What are the Options for Ethical Footwear? Eco- Trainers & Veja

I needed* some new trainers recently and it presented quite an ethical dilemma. Generally if I want such a specific item I will have a look on eBay to see what’s going second-hand however, I wasn’t that keen on buying second-hand trainers. It’s strange because I don’t mind buying second-hand shoes although I know a lot of people are a bit funny about it, but trainers I did have a problem with. This was for two reasons; firstly hygiene – I felt that trainers can get pretty sweaty and not everyone has lovely feet; secondly – trainers are often well used and can become well-worn easily, the lining starts to come away etc. The hygiene thing is slightly silly because I could just put them through the washing machine, but still I decided to see what ethical alternatives were out there.

Sports brands regularly come under fire for producing their goods in unethical circumstances. This makes concerned consumers particularly uncomfortable I think, because the brands in question charge top dollar for their fancy footwear and instead of passing this profit onto the factory workers they pay huge sums to their executives and spend millions on shiny advertising campaigns. Research from the international campaign Playfair found workers in China who were employed by Adidas suppliers earned as little as £20 per month making sports shoes which cost up to £50 a pair. So if I wanted to avoid these companies and I didn’t want to source my trainers second-hand, what were my options?

VEJA immediately sprung to mind; a brand I had heard about but not seen up close. Veja is a French brand who produces ethical trainers, bags and purses for men, women and kids. They use organic cotton, wild Amazonian rubber and eco-tanned leather in their products, whilst keeping their carbon footprint to a minimum. I bought the Grama, a simple sneaker shoe in blue. I particularly liked the sound of wild Amazonian rubber. The Amazon is the only place on earth where rubber trees grow in the wild. Veja work with Amopreab, an association of Seringeiros – ‘the rubber tappers’ who live in the forest and harvest from the trees.

Veja Grama

They work better as fashion shoes rather than sports shoes. I won’t be running in them but I wanted them for fitness (toning) classes where I needed a less chunky shoe. What I REALLY wanted were these lovelies – the Greg Asner printed high tops. Greg Asner is a Stanford scientist who travels to the furthest corners of the Amazon rainforest and creates a novel way of mapping unknown species with photography, the shoes make use of one of his pictures.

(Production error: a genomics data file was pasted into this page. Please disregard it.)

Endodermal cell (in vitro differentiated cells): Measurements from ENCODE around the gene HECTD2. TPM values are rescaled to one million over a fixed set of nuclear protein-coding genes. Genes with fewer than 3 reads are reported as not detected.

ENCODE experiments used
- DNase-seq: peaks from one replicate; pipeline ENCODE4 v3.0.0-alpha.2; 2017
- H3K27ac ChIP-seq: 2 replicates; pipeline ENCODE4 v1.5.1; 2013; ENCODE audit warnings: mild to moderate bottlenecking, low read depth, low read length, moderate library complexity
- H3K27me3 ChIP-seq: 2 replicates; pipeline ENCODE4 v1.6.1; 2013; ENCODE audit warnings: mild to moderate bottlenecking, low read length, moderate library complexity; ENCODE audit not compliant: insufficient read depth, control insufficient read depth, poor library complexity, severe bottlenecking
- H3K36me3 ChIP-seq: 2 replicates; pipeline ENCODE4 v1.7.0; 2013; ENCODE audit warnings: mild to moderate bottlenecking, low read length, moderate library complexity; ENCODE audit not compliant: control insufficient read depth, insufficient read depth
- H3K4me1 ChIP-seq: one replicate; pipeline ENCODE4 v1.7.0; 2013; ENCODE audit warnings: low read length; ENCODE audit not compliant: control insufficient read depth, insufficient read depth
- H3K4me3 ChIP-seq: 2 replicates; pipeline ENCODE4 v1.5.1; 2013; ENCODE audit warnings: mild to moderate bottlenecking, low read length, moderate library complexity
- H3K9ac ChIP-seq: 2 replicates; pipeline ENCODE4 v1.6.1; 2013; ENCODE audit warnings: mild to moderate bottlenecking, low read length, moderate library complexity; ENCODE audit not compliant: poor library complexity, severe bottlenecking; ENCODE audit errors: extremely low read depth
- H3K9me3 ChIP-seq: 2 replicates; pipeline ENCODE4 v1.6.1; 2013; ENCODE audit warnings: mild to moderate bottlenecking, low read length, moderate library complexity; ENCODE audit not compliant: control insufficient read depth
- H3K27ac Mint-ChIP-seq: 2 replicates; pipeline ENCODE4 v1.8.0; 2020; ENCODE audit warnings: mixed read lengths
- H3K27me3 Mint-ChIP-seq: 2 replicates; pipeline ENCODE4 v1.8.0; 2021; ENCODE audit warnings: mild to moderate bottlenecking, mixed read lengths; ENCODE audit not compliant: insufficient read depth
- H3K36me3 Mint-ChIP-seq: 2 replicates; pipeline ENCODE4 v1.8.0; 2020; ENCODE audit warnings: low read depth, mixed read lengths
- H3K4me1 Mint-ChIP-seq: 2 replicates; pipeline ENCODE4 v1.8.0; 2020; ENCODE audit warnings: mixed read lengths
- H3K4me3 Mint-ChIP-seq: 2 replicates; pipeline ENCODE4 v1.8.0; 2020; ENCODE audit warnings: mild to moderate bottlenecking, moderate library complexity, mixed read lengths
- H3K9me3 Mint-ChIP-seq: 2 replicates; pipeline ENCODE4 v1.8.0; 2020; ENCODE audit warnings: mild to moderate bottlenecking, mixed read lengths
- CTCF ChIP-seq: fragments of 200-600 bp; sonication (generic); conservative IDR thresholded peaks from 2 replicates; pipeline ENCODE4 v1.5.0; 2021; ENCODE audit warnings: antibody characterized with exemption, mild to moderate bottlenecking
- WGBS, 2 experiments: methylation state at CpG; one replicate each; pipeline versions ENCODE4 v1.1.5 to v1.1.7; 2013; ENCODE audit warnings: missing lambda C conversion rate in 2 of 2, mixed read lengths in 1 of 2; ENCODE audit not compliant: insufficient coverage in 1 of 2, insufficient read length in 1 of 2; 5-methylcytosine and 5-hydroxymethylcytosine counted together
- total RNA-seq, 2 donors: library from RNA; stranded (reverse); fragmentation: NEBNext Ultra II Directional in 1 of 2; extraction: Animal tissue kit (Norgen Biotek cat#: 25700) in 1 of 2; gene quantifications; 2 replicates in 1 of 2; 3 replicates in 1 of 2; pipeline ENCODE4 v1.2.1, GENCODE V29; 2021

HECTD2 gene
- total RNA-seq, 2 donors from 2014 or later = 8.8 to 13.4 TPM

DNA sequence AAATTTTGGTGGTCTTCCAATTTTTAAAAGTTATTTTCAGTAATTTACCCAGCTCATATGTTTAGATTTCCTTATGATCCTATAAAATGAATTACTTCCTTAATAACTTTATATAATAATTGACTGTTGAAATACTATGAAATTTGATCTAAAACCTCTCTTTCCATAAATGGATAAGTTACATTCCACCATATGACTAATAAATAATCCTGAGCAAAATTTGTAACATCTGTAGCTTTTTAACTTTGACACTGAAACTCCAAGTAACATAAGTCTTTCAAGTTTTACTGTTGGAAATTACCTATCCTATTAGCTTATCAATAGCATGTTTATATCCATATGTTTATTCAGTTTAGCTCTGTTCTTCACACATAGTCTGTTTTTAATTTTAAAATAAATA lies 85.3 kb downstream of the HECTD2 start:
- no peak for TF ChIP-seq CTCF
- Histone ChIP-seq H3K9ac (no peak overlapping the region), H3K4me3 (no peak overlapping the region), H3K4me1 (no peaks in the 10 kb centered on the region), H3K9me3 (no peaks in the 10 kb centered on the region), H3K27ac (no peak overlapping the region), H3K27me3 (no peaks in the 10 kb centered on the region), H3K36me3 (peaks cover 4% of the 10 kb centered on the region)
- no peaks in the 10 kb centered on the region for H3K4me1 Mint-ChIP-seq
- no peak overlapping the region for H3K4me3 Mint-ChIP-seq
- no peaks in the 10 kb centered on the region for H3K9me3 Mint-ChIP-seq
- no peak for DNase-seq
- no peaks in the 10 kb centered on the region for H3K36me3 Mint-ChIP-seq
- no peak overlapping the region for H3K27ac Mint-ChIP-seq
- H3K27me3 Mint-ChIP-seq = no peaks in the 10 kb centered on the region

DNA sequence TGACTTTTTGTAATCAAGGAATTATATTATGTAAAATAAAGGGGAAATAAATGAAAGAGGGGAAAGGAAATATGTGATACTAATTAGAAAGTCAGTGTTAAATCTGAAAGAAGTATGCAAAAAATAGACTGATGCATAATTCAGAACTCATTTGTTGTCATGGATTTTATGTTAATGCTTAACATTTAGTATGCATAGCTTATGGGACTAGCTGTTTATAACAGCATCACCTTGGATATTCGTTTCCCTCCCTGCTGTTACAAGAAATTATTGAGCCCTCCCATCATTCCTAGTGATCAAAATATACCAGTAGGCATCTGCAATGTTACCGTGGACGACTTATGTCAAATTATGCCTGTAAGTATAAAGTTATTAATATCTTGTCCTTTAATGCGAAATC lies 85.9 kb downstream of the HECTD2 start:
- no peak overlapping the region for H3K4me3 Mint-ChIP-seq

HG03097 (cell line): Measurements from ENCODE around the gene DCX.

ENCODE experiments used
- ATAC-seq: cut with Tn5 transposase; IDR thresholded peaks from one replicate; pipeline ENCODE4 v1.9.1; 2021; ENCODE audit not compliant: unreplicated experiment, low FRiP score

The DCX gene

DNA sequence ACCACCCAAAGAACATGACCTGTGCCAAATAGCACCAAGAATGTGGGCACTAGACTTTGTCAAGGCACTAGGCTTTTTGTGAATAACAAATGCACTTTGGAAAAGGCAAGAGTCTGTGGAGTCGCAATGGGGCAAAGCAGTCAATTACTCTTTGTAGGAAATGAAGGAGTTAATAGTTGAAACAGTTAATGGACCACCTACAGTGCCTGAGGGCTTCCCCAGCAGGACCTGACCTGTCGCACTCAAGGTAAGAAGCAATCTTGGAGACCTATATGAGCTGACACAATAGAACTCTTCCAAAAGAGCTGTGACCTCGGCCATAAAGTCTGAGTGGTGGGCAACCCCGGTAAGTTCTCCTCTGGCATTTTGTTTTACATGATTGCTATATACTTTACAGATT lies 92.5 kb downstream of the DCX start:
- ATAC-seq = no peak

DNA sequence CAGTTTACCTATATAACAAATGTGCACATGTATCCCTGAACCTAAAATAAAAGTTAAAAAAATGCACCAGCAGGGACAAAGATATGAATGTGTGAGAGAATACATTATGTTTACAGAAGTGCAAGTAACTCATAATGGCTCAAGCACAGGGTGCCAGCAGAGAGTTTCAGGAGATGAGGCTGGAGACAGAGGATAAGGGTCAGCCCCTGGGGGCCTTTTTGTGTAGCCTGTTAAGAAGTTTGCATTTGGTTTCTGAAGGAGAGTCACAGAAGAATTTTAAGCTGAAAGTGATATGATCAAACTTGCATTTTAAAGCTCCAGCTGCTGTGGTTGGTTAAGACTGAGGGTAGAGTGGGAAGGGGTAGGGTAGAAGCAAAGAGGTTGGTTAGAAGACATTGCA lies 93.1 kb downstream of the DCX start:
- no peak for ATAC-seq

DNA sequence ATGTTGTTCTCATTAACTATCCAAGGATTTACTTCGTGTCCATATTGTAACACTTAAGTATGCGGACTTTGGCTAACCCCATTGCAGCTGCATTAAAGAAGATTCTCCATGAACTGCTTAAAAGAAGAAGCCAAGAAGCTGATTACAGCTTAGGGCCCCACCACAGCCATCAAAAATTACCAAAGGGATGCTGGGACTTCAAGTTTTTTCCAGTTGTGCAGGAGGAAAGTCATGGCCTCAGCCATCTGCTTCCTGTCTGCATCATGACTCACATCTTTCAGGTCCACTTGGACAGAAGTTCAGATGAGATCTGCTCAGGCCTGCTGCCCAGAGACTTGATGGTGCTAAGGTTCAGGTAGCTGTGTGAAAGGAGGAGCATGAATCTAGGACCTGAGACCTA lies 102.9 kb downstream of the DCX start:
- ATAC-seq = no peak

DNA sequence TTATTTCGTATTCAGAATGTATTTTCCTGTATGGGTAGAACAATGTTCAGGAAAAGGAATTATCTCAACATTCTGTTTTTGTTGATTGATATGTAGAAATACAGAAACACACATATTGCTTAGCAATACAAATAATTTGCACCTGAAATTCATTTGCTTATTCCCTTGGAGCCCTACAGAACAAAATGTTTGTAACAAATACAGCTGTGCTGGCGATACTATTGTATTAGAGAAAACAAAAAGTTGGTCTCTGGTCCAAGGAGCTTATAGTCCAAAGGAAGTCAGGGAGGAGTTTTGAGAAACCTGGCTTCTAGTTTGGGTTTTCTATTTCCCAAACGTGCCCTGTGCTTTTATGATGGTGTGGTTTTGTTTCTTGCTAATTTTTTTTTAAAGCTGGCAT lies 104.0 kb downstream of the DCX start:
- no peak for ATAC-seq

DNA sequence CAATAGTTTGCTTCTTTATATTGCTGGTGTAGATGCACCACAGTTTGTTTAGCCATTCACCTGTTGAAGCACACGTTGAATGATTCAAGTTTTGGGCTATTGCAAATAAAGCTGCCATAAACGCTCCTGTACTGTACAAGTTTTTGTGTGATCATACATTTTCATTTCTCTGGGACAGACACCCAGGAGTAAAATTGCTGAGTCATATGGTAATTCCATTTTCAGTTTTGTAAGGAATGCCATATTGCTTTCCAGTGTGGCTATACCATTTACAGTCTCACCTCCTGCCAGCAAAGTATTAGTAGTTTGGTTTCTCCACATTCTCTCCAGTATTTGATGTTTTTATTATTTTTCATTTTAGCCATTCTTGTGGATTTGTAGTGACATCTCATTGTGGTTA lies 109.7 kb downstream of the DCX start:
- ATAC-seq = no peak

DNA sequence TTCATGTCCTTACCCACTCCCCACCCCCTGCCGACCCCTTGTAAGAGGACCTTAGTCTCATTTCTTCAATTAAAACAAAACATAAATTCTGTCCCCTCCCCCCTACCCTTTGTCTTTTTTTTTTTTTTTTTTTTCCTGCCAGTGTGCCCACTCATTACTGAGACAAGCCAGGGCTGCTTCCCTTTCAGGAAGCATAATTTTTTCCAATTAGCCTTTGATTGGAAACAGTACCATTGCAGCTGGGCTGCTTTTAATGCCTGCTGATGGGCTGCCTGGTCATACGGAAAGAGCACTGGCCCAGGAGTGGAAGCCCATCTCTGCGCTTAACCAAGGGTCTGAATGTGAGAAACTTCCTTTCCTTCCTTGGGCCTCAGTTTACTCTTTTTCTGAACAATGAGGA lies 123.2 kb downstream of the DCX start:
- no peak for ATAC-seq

Greg Asner VEJA Trainers

I bought mine direct from Veja but you can also get them on ASOS.

*wanted

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Pretty Sweaty Betty


I’ve known about sportswear brand Sweaty Betty for a long time, but I had never bought anything from the brand until now. It was when I was doing some research on retail entrepreneurs that I came across Tamara Hill-Norton, the founder of Sweaty Betty and this led me to the website. Sweaty Betty sells comfortable, stylish clothing under the headings, ‘sweat’, ‘yoga’, ‘beach’ and ‘snow’ and works with the purpose to ‘inspire women to find empowerment through fitness’. It is refreshing to find performance active wear without the big labels and logos. Indeed it was the story behind Tamara Hill-Norton and Sweaty Betty which really enamoured me to the brand, a brand started in the UK by a woman who knows what women want. Hill-Norton opened the first Sweaty Betty shop in 1998 in West London on a small budget, and by 2008 they had 24 shops. The business is still run by Hill-Norton and her husband. On my visit to the site I bought this ski jacket and the customer service was great. I’m going snowboarding for the first time next year and thought buying a jacket in the sale would be a good plan. Sure I may hate the snow and never go again, but if we have a winter like last year I’ll be very glad of my purchase! It’s an investment. I’m also a regular (reasonably) at the gym and will be snapping up the cute gym outfits as soon as I save some more cash. I’d like to say it doesn’t matter what you look like at the gym, but if you look good and feel comfortable, it’s sure to affect your performance, right?

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